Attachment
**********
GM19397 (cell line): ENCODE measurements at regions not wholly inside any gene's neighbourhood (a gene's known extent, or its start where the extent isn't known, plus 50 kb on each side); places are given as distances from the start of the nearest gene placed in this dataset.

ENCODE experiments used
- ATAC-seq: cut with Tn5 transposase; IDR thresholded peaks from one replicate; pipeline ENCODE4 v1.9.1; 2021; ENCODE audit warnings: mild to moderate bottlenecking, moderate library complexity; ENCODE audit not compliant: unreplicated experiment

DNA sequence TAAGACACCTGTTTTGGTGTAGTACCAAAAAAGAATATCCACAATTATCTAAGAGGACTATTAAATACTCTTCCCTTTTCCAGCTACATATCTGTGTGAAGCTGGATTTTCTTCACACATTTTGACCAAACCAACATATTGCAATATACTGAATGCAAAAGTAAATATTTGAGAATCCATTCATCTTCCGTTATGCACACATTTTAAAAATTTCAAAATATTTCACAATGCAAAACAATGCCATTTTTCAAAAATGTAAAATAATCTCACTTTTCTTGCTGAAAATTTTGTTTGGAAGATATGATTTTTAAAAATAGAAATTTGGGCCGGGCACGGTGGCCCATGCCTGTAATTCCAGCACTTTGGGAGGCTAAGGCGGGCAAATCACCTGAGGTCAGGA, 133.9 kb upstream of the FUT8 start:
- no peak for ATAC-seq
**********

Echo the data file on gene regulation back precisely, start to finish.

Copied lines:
GM19397 (cell line): ENCODE measurements at regions not wholly inside any gene's neighbourhood (a gene's known extent, or its start where the extent isn't known, plus 50 kb on each side); places are given as distances from the start of the nearest gene placed in this dataset.

ENCODE experiments used
- ATAC-seq: cut with Tn5 transposase; IDR thresholded peaks from one replicate; pipeline ENCODE4 v1.9.1; 2021; ENCODE audit warnings: mild to moderate bottlenecking, moderate library complexity; ENCODE audit not compliant: unreplicated experiment

DNA sequence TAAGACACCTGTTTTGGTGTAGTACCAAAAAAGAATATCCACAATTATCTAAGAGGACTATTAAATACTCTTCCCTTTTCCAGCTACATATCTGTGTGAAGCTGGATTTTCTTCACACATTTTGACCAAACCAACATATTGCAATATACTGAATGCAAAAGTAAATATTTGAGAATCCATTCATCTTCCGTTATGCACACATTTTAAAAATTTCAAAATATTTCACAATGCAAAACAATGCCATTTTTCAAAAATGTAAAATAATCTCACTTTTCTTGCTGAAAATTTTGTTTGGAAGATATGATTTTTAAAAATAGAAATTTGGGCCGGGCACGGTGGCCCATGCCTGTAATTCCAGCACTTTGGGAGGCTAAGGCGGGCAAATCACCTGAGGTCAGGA, 133.9 kb upstream of the FUT8 start:
- no peak for ATAC-seq